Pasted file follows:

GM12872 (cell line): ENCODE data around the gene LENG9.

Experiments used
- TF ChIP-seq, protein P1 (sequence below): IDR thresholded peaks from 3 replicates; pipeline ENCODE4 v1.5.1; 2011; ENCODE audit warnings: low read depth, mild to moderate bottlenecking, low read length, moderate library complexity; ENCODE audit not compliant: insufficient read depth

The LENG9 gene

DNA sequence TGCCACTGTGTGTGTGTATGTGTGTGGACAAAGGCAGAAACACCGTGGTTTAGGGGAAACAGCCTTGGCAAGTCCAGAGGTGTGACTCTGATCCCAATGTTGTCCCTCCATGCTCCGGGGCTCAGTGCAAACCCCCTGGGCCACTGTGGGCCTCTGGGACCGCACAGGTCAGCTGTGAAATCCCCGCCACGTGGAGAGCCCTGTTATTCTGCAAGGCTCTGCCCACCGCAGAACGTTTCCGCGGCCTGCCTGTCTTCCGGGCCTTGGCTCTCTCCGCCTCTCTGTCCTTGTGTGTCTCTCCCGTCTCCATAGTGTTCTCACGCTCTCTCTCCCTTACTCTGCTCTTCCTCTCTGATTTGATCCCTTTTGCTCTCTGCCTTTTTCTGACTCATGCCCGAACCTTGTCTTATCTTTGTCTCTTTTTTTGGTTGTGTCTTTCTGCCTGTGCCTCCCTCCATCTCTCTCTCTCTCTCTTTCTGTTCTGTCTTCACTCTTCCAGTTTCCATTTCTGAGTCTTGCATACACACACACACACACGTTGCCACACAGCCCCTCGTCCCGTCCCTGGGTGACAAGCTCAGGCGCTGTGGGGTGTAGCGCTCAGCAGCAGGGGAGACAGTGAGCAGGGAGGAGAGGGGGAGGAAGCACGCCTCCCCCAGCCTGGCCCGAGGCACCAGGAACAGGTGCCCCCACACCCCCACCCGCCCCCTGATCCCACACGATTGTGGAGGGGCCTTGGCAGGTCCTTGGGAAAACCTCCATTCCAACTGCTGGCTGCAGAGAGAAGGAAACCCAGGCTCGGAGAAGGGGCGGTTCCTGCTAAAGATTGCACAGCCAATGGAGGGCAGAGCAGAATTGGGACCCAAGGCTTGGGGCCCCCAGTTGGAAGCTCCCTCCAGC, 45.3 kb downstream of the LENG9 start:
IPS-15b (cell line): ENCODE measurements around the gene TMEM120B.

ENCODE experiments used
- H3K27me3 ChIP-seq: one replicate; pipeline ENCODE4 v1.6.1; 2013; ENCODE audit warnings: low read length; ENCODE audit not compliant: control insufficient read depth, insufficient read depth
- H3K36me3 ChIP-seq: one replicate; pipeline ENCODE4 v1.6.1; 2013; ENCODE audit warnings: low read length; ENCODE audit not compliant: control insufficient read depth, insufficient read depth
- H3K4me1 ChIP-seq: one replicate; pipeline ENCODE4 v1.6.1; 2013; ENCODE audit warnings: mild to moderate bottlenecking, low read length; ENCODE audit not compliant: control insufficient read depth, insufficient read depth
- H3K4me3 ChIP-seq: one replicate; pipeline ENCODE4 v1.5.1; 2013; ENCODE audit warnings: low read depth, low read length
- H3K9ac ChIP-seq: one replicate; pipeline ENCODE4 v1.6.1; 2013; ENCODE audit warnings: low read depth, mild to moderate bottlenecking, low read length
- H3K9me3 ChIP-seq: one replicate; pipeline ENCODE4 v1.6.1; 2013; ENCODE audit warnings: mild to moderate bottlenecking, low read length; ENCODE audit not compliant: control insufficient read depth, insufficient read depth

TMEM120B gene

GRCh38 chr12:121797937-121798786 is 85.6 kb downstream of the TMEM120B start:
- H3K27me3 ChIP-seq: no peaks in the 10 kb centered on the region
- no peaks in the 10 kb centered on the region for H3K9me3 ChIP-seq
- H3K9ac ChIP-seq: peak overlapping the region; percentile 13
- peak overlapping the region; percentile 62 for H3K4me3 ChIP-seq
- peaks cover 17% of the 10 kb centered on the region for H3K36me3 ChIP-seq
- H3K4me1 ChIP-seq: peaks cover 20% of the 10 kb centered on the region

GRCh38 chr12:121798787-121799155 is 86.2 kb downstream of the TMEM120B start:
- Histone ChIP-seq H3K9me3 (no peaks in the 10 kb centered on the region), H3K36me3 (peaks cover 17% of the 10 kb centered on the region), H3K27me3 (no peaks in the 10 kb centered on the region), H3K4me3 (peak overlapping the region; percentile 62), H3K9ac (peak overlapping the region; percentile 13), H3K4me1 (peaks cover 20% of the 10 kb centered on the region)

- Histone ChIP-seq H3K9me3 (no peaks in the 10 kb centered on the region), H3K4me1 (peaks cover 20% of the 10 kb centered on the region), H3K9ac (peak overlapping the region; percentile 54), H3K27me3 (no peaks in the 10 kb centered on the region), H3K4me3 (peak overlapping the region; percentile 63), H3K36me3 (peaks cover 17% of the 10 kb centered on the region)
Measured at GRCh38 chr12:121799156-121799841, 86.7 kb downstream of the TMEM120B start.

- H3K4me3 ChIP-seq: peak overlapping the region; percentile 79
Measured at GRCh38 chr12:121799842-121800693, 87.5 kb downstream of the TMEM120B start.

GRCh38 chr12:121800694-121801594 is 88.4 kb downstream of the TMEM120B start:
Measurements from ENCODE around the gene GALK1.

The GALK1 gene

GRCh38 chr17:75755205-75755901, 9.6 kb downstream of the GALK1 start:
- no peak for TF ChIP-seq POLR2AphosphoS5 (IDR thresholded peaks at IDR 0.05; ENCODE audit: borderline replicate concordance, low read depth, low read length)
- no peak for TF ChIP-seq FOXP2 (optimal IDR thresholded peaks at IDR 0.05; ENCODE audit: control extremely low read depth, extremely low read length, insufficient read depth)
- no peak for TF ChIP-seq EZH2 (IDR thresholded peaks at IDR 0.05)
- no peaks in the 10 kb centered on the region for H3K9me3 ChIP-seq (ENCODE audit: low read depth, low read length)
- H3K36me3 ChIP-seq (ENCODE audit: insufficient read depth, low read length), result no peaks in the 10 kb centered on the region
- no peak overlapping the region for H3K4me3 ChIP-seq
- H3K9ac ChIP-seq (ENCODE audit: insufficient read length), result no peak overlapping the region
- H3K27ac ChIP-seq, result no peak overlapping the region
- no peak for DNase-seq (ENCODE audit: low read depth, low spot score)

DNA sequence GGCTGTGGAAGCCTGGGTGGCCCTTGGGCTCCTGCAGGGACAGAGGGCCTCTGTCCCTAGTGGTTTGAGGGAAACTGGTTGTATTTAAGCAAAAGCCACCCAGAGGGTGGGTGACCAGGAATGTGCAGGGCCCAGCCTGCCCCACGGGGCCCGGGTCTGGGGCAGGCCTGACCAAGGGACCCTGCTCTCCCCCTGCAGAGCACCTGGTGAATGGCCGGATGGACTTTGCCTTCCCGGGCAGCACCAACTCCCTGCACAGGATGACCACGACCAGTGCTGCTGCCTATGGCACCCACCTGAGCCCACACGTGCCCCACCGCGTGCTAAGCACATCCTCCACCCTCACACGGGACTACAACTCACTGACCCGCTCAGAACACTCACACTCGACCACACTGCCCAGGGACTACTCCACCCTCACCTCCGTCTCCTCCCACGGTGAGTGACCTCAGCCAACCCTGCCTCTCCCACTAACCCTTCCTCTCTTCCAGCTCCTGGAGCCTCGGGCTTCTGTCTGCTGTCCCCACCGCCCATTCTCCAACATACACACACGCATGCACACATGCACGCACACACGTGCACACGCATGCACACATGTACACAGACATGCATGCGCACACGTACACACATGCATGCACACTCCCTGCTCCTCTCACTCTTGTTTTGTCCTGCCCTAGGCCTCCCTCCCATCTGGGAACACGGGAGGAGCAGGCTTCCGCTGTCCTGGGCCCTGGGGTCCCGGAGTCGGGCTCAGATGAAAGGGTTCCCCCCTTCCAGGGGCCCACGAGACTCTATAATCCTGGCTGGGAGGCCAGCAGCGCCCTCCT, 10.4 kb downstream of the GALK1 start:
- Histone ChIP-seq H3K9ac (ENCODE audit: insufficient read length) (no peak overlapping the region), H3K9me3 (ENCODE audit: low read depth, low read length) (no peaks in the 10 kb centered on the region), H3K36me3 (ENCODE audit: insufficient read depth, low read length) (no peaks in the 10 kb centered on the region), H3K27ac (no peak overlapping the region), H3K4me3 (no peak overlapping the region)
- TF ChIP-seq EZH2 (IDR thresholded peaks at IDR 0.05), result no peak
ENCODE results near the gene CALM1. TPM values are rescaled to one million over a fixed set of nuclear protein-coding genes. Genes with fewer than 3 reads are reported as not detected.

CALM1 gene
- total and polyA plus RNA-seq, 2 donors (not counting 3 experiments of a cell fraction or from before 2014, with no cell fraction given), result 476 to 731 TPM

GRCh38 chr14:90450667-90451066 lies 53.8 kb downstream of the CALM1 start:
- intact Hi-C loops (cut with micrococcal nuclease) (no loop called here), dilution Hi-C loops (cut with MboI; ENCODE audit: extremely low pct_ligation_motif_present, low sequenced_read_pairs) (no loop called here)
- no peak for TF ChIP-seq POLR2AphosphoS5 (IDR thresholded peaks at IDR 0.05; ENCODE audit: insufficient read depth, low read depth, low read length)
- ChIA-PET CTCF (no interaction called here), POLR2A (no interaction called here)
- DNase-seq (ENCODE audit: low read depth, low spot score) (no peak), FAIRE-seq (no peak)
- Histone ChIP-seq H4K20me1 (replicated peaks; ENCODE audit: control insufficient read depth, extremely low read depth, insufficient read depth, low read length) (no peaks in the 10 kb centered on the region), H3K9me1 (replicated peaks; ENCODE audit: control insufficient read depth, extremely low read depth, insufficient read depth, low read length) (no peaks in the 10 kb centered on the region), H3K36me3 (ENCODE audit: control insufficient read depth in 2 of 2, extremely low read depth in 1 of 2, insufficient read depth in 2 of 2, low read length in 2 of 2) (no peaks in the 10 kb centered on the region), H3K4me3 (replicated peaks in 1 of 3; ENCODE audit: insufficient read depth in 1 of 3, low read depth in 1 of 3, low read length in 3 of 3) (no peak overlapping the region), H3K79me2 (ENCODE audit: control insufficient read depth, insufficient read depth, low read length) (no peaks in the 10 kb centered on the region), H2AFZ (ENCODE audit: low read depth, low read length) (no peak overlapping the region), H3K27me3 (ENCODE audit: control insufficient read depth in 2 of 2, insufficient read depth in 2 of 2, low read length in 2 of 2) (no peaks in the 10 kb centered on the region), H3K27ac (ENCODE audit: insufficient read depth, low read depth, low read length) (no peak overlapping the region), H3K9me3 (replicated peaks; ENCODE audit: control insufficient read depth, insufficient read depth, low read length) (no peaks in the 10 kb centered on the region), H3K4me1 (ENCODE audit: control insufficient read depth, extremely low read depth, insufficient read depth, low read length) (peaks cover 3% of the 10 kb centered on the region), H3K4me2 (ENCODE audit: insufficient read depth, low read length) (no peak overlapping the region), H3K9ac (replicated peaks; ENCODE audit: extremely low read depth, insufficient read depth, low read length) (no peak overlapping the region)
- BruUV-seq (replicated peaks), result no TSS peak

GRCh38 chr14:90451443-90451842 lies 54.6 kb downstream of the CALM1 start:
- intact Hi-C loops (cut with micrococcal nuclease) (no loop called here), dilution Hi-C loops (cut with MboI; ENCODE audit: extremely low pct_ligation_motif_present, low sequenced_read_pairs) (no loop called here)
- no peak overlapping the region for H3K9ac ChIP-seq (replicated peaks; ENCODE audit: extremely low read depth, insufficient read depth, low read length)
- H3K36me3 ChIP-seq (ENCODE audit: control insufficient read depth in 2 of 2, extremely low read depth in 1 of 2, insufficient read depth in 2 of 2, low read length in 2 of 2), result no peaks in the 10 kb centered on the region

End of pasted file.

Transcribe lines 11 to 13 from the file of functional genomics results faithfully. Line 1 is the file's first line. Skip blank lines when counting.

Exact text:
- H3K4me3 ChIP-seq: one replicate; pipeline ENCODE4 v1.5.1; 2013; ENCODE audit warnings: low read depth, low read length
- H3K9ac ChIP-seq: one replicate; pipeline ENCODE4 v1.6.1; 2013; ENCODE audit warnings: low read depth, mild to moderate bottlenecking, low read length
- H3K9me3 ChIP-seq: one replicate; pipeline ENCODE4 v1.6.1; 2013; ENCODE audit warnings: mild to moderate bottlenecking, low read length; ENCODE audit not compliant: control insufficient read depth, insufficient read depth